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CALDORA: Chapter 8: Echoes of Trellia

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Echoes of Trellia  

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            Aloquin sat on his throne in Kayintas, watching as some of his troops awkwardly scrubbed the burned floor and walls, thinking about how much more amusing it was having the forest nymph do it. Kentabri was sitting on the floor next to him, whittling out a new staff from a sturdy tree branch.

            Beyati scrambled excitedly in through the doorway. Quickly regaining his composure, the orc straightened up, marched boldly up to Aloquin’s throne, and dipped into a graceless bow. “I killed Raven,” he said with a smug grin.

            Kentabri’s carving knife slipped clumsily across the wood.

            Aloquin perked up. “You did?” he asked, leaning forward in his seat.

            Beyati nodded fervently and his smile widened.

            The army began to turn their heads curiously, though continuing to scrub the floor for fear of the god’s wrath.

            “How?” Kentabri asked, setting down the knife and staff.

            Beyati’s eyes gleamed with pride – pride in his ability to benefit from things he never did. He was very imaginative for an orc, and began to weave an incredulous tale of his amazing prowess. Convinced that he had the wizard’s full attention, Beyati didn’t notice that at some point in the story Aloquin’s eyes strayed from looking at him to looking past him, his gaze fixed on the shadowy figure flanking the entrance. Kentabri caught sight of it too, and slowly got to his feet.

            “He doesn’t look dead,” Aloquin raised an eyebrow at the orc.

Beyati froze in mid-word. His lips quivered with fear and his gray-purple skin turned a shade lighter, too scared to look behind.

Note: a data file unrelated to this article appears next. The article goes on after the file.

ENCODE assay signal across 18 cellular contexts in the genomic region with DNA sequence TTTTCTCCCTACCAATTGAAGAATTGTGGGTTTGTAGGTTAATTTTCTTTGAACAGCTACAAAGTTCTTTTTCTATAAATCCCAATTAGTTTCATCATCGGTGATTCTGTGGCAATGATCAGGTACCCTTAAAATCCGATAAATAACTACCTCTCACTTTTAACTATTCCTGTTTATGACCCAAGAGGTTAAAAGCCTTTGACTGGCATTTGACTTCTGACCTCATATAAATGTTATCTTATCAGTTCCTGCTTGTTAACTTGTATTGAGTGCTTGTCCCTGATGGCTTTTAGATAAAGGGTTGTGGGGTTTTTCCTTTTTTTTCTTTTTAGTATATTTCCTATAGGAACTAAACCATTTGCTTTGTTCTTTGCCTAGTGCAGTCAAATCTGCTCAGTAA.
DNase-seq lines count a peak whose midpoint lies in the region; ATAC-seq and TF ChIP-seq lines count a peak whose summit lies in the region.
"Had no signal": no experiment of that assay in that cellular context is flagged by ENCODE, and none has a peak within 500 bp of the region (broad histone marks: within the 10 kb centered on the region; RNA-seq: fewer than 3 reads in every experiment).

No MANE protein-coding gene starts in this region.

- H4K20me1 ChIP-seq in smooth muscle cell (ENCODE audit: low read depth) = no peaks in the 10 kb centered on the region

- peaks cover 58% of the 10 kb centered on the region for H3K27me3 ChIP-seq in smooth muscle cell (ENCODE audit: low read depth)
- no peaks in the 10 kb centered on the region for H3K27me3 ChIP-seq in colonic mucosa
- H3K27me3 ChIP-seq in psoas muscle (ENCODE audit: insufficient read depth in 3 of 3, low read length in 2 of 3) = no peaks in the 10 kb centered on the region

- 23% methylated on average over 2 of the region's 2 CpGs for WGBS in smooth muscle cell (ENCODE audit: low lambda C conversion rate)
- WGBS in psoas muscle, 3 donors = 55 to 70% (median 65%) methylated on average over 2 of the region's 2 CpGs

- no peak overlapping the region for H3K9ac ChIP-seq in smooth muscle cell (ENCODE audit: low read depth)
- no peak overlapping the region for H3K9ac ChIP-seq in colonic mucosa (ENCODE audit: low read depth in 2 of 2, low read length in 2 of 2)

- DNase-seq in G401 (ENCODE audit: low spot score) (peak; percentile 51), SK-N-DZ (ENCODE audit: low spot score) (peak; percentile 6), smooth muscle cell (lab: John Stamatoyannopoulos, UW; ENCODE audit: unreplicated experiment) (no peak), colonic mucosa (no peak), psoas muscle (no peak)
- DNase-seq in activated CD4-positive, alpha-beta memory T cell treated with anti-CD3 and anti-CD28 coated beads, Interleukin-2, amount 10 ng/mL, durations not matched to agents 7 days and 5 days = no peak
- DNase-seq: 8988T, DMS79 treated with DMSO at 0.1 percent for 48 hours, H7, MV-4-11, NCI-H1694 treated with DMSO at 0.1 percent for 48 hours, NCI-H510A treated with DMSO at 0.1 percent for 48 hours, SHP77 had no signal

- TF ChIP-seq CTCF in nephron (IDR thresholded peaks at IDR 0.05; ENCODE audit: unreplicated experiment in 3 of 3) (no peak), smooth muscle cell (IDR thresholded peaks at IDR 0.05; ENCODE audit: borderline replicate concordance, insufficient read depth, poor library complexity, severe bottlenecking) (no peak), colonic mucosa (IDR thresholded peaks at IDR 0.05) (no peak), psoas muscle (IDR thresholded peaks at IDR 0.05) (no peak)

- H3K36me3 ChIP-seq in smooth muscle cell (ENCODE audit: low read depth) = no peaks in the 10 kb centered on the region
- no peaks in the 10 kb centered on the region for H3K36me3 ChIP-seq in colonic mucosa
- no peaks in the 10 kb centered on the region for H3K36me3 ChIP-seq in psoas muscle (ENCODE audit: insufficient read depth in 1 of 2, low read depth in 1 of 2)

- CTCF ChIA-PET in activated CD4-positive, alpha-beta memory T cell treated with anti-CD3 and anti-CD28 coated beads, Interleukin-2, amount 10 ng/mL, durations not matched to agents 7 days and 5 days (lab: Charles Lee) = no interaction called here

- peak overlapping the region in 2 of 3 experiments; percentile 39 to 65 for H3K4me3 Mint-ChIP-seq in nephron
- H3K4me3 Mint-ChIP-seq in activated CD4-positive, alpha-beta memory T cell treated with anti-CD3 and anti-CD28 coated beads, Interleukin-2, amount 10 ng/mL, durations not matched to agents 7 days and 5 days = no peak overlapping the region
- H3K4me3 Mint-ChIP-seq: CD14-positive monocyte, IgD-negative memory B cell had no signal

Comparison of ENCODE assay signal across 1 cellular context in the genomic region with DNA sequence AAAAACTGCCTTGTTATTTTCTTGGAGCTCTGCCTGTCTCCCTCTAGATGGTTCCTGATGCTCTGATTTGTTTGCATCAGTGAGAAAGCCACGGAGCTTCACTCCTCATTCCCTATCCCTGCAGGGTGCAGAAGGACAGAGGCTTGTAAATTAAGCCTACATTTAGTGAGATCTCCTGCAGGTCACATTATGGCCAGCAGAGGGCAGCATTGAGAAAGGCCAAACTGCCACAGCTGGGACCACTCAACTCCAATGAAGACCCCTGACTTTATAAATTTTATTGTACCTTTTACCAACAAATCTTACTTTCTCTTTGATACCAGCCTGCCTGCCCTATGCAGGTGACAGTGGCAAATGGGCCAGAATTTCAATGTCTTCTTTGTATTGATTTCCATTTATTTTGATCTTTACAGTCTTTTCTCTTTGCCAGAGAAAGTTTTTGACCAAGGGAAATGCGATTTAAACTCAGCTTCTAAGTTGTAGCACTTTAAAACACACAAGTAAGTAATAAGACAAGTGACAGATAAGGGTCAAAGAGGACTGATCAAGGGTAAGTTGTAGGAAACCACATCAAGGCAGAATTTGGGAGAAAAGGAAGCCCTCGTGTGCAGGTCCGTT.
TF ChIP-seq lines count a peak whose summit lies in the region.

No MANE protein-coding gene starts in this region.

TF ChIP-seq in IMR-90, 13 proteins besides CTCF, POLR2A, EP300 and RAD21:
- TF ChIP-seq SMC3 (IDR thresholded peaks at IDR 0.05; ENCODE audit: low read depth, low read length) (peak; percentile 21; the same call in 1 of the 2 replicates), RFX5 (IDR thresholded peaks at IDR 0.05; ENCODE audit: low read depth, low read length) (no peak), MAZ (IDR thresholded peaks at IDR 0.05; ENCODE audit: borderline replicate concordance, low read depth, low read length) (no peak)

Raven strode confidently into the room, dressed in the green shades of the forest. Kentabri was quick to notice that he wore a pair of curved, serrated blades on his belt in place of his trademark two-handed sword. Beyati dropped to the floor with his hands on his head. The rest of the troops abandoned their washing rags and rushed to their leader’s side. Raven drew his weapons in response, never breaking pace. Aloquin waved his minions away.

            “Trellion!” the wizard shouted, “Welcome back, we were beginning to worry about you!”

            Raven tilted his head to the side.

            “Y-y-you’re d-dead,” Beyati stuttered, peeking through his fingers, “You’re dead! I saw you die!!”

            Raven frowned in thought, then turned on Beyati. “You harmed Raven?!” he scowled. A flaming red aura ignited about him and his eyes flashed a dangerous crimson. Beyati sensed a wave of paralyzing terror sweep through his being, mounting on the fear he already felt. Savoring the moment, the Warrior Spirit’s swords exploded in a metallic storm, tearing the orc apart into an unrecognizable, bleeding pulp. The Kayintas army groaned at the thought of having to clean this mess up as well.

            “Warrior Spirit!” Aloquin exclaimed, “Who lives in a castle made of gods’ bones, which is decorated with gods’ entrails, surrounded by a moat filled with gods’ blood, which is strewn with gods’ body parts!”

            The Warrior Spirit looked over to him.

            “You look… different,” Aloquin snickered, “Where are the clothes which are made of gods’ skin and sewn with gods’ hair?”